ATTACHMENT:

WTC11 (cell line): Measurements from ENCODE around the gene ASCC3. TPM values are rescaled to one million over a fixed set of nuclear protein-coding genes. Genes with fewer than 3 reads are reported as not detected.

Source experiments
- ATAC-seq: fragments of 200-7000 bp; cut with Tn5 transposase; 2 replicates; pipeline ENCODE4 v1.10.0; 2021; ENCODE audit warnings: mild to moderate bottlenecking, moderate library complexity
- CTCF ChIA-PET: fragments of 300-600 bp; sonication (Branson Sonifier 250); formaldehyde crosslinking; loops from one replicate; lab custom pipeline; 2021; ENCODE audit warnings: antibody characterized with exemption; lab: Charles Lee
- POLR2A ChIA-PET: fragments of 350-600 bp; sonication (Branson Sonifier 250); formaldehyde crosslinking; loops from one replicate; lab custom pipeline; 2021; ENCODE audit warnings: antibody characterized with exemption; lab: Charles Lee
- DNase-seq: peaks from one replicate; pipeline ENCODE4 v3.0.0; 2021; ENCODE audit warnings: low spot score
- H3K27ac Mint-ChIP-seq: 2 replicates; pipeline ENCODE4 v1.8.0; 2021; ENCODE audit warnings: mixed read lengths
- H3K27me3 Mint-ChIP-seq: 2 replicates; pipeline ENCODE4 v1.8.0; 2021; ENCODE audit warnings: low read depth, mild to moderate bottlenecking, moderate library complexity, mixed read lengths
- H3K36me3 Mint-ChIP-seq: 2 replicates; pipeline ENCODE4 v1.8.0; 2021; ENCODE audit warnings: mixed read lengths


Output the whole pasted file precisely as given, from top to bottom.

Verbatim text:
WTC11 (cell line): Measurements from ENCODE around the gene ASCC3. TPM values are rescaled to one million over a fixed set of nuclear protein-coding genes. Genes with fewer than 3 reads are reported as not detected.

Source experiments
- ATAC-seq: fragments of 200-7000 bp; cut with Tn5 transposase; 2 replicates; pipeline ENCODE4 v1.10.0; 2021; ENCODE audit warnings: mild to moderate bottlenecking, moderate library complexity
- CTCF ChIA-PET: fragments of 300-600 bp; sonication (Branson Sonifier 250); formaldehyde crosslinking; loops from one replicate; lab custom pipeline; 2021; ENCODE audit warnings: antibody characterized with exemption; lab: Charles Lee
- POLR2A ChIA-PET: fragments of 350-600 bp; sonication (Branson Sonifier 250); formaldehyde crosslinking; loops from one replicate; lab custom pipeline; 2021; ENCODE audit warnings: antibody characterized with exemption; lab: Charles Lee
- DNase-seq: peaks from one replicate; pipeline ENCODE4 v3.0.0; 2021; ENCODE audit warnings: low spot score
- H3K27ac Mint-ChIP-seq: 2 replicates; pipeline ENCODE4 v1.8.0; 2021; ENCODE audit warnings: mixed read lengths
- H3K27me3 Mint-ChIP-seq: 2 replicates; pipeline ENCODE4 v1.8.0; 2021; ENCODE audit warnings: low read depth, mild to moderate bottlenecking, moderate library complexity, mixed read lengths
- H3K36me3 Mint-ChIP-seq: 2 replicates; pipeline ENCODE4 v1.8.0; 2021; ENCODE audit warnings: mixed read lengths